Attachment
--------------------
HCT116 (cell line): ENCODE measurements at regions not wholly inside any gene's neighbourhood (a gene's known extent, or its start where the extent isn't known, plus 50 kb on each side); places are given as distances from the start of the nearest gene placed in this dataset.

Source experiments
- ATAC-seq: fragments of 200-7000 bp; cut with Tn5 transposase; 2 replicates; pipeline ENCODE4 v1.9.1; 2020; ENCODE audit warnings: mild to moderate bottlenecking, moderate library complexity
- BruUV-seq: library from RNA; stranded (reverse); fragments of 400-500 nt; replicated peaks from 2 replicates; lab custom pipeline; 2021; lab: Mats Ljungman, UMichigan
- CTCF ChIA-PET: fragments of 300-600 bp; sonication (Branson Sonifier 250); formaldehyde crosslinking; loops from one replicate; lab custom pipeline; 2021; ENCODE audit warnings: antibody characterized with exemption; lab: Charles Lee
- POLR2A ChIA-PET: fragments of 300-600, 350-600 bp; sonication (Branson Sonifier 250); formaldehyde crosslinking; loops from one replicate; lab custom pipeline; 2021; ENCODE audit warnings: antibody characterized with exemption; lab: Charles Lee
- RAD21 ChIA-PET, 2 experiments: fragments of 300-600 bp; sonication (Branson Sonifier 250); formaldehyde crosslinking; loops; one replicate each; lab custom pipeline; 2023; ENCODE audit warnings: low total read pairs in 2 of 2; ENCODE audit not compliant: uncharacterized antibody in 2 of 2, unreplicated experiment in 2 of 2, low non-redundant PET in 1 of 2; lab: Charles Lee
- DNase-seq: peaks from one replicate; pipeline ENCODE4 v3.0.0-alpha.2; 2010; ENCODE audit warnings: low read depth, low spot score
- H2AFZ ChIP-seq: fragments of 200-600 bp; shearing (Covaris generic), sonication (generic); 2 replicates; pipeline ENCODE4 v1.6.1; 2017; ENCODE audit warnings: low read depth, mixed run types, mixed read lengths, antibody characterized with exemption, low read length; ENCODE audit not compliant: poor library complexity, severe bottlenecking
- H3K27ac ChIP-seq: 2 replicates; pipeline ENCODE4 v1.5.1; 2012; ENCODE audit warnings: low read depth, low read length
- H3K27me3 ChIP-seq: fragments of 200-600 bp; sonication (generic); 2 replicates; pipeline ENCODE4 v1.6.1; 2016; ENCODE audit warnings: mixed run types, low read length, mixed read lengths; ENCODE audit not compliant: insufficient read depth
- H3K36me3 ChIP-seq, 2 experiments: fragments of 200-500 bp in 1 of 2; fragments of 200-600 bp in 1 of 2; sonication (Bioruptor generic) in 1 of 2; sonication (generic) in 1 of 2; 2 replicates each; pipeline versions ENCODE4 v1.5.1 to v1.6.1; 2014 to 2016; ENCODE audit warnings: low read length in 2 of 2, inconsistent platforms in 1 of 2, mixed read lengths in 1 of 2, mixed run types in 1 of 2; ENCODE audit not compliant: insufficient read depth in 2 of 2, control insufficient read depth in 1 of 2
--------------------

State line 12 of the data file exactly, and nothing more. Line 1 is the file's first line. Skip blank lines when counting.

- H3K36me3 ChIP-seq, 2 experiments: fragments of 200-500 bp in 1 of 2; fragments of 200-600 bp in 1 of 2; sonication (Bioruptor generic) in 1 of 2; sonication (generic) in 1 of 2; 2 replicates each; pipeline versions ENCODE4 v1.5.1 to v1.6.1; 2014 to 2016; ENCODE audit warnings: low read length in 2 of 2, inconsistent platforms in 1 of 2, mixed read lengths in 1 of 2, mixed run types in 1 of 2; ENCODE audit not compliant: insufficient read depth in 2 of 2, control insufficient read depth in 1 of 2